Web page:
Pacaya Samiria National Reserve
The Pacaya-Samiria National Reserve covers more than 5,140,000 acres (2,080,000 hectares)—an area roughly the size of New Jersey. Tours of the reserve offer a combination of adventures along the Marañón and Ucayali rivers and other, smaller waterways. Most tours involve canoe excursions as well as treks through the jungle, and many also visit one or two of the dozens of indigenous communities located here.
The highlight of trips through the reserve is the opportunity to spot a wide range of wildlife: The area is home to more than 500 bird species and almost 300 fish species, as well as pink and gray river dolphins, 13 different primates, sloths, manatees, black caimans, tapirs, and more.
Things To Know Before You Go
You can only visit the reserve as part of a guided tour.
Bring long-sleeved clothes to protect yourself against insects and the sun. You’ll also need a parka and waterproof clothing, shoes, and bags (to protect cameras and other valuables).
If you want to spot as much wildlife as possible, bring high-quality binoculars.
How To Get There
The Pacaya-Samiria National Reserve is located in Peru’s northern Amazon region, and many tours start from the town of Nauta, which sits at the northern corner of the reserve. Many people reach the site from Iquitos on transportation arranged by a tour. You can also drive or take a bus to Nauta; the trip takes just under 2 hours.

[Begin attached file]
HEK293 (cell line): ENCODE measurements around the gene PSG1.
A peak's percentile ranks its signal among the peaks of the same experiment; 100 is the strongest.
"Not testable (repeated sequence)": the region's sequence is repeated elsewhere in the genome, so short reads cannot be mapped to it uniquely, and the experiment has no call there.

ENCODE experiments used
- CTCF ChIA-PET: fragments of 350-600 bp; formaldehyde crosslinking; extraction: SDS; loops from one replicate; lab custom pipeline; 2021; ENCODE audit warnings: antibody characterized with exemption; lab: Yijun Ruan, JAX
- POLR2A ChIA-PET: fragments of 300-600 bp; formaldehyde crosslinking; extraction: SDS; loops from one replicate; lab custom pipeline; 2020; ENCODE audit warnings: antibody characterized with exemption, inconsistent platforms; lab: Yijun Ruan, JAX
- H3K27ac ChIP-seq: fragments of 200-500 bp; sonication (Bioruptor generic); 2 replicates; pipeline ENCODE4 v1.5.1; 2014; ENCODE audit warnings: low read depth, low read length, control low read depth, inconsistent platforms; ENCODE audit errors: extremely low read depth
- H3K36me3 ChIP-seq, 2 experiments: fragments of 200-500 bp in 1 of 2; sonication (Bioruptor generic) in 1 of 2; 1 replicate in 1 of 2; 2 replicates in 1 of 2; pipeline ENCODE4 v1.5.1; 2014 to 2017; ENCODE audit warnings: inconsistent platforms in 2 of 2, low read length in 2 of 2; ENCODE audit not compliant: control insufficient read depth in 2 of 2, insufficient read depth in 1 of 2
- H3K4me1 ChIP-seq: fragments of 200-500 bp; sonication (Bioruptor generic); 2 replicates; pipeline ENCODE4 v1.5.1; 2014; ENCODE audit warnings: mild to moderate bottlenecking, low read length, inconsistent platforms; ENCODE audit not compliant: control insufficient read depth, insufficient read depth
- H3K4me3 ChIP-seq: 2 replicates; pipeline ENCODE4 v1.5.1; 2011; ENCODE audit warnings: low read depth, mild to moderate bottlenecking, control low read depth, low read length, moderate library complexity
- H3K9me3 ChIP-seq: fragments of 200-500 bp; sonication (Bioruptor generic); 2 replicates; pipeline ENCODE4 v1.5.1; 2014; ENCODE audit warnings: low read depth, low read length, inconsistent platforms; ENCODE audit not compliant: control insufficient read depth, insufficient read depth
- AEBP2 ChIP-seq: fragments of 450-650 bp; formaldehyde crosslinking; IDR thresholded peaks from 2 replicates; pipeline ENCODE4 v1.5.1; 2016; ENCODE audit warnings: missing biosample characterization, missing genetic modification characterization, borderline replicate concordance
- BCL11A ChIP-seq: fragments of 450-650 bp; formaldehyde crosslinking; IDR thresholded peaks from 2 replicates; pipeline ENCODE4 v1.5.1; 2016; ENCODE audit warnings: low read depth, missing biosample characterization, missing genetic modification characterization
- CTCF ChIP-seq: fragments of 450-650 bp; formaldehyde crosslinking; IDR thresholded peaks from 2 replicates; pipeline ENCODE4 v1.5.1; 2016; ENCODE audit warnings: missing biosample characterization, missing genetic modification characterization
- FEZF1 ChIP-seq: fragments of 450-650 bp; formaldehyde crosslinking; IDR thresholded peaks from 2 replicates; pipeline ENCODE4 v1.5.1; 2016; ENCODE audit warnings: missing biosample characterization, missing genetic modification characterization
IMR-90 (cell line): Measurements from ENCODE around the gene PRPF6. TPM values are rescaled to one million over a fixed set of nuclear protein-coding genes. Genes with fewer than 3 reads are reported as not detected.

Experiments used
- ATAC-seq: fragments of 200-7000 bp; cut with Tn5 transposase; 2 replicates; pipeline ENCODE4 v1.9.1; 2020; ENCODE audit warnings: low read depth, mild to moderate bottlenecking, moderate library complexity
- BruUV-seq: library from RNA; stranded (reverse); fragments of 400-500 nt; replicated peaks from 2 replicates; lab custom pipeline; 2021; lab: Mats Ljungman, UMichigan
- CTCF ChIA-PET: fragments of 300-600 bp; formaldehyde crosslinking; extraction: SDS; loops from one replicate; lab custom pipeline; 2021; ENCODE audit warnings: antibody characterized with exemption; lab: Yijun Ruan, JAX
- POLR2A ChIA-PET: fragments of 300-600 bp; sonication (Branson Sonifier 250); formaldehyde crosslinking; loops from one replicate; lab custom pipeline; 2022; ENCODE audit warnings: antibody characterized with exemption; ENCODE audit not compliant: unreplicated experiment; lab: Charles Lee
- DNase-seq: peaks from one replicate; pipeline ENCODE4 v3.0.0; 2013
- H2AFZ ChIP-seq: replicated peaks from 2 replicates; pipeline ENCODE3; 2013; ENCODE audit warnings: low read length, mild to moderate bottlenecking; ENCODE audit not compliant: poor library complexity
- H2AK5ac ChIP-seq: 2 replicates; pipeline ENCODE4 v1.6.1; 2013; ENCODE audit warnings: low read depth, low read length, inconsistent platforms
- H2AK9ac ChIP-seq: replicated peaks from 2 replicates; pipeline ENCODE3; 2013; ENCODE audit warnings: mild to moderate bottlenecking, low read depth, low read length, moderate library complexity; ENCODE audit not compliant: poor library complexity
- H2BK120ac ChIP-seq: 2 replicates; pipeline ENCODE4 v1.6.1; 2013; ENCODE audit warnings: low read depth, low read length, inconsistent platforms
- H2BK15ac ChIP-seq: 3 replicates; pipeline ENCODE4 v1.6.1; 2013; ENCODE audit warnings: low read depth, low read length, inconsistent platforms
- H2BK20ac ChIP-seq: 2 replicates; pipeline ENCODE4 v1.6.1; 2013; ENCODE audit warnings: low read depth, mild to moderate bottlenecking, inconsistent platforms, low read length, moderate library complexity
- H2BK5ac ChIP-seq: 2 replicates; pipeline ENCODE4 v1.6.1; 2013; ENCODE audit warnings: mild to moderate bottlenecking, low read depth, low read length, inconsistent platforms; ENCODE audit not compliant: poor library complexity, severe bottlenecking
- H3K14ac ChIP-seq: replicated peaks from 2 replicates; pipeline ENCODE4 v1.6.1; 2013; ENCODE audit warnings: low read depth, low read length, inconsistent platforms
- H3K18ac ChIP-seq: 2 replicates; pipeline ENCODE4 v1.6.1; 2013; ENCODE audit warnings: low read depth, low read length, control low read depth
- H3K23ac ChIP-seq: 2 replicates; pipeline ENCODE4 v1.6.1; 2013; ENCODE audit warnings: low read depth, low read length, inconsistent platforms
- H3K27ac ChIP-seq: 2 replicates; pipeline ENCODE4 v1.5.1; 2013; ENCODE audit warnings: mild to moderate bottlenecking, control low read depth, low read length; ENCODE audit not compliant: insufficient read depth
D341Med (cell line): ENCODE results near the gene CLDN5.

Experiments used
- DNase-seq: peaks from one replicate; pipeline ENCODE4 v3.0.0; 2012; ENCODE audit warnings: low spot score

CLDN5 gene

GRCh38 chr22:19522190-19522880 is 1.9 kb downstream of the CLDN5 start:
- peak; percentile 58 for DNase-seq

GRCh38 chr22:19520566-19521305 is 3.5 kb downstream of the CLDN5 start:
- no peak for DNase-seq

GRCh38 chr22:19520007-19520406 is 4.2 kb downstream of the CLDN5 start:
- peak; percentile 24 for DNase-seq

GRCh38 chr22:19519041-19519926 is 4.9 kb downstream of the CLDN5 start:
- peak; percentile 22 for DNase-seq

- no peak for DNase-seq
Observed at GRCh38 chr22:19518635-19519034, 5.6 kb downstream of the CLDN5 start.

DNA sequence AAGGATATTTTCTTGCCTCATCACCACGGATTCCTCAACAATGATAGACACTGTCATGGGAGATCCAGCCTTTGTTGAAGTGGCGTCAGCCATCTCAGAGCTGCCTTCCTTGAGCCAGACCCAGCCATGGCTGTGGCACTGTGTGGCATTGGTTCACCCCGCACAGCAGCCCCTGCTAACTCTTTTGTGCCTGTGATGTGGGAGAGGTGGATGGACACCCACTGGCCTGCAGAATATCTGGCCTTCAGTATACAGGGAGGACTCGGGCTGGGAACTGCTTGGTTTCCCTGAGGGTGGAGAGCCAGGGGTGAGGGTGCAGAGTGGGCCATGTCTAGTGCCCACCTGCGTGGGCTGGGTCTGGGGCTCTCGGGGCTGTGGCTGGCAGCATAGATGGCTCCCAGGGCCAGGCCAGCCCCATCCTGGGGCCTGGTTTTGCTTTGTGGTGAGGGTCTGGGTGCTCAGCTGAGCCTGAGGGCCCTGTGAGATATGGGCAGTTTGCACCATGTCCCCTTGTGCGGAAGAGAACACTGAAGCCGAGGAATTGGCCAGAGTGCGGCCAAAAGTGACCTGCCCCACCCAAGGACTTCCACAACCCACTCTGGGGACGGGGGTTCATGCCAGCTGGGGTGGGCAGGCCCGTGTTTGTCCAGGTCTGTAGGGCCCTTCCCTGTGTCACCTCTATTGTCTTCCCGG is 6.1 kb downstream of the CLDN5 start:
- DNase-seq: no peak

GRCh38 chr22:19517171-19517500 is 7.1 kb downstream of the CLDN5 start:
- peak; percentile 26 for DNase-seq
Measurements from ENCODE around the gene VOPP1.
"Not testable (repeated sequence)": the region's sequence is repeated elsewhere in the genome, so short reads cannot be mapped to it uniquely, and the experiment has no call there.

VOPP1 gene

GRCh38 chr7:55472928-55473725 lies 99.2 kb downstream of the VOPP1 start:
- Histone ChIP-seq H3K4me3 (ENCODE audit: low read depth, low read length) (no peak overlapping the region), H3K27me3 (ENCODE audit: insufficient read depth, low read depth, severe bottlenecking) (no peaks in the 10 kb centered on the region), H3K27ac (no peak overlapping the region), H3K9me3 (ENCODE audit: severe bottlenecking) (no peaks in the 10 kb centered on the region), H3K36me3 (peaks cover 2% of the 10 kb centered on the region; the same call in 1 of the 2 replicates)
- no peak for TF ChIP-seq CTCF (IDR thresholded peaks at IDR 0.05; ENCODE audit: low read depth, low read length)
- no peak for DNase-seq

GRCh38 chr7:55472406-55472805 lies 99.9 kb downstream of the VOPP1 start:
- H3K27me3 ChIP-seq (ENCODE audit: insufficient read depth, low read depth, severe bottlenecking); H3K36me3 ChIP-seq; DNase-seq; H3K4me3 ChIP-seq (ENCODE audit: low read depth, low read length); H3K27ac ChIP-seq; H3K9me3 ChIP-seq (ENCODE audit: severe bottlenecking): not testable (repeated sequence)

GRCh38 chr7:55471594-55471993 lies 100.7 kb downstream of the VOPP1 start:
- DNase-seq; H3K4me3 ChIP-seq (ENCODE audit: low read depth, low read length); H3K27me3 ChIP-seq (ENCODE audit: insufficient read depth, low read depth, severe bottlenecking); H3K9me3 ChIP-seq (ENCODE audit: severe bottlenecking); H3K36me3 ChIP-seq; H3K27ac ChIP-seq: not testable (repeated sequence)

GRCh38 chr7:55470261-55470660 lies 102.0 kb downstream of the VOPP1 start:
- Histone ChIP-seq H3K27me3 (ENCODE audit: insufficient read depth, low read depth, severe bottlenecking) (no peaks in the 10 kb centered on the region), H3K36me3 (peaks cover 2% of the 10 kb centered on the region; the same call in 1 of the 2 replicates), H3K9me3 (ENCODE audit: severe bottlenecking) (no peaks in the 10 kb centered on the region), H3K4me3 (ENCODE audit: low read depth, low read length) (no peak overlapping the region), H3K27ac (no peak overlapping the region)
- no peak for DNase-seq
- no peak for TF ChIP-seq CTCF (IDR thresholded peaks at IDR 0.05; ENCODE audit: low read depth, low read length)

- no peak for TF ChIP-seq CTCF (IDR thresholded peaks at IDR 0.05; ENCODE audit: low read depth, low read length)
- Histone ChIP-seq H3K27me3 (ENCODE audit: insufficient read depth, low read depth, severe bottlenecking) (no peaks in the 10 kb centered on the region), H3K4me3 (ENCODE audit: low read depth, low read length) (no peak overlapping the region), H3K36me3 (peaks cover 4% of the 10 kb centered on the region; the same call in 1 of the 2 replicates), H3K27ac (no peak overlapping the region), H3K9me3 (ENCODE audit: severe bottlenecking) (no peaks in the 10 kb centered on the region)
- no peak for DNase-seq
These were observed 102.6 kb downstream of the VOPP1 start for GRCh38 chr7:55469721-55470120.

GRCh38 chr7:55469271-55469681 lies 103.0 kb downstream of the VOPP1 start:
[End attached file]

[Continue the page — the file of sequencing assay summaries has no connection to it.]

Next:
When To Get There
While it might seem counterintuitive, you should visit the reserve during Peru’s rainy months (December–May), because they offer the best chance to see wildlife and the best time to navigate the park’s rivers. In the dry season (April–November), there are more insects, the rivers are harder to navigate, and the local wildlife is less active.
Pink River Dolphins
Visitors touring the Pacaya-Samiria National Reserve often have a chance to see pink river dolphins, the largest river dolphin species in the world. This freshwater species—also known as the Amazon river dolphin, or boto—is found in the Amazon and Orinoco rivers. While the World Wildlife Fund estimates that there are tens of thousands of the animals, the species is still considered vulnerable in some areas because their habitats are becoming polluted.
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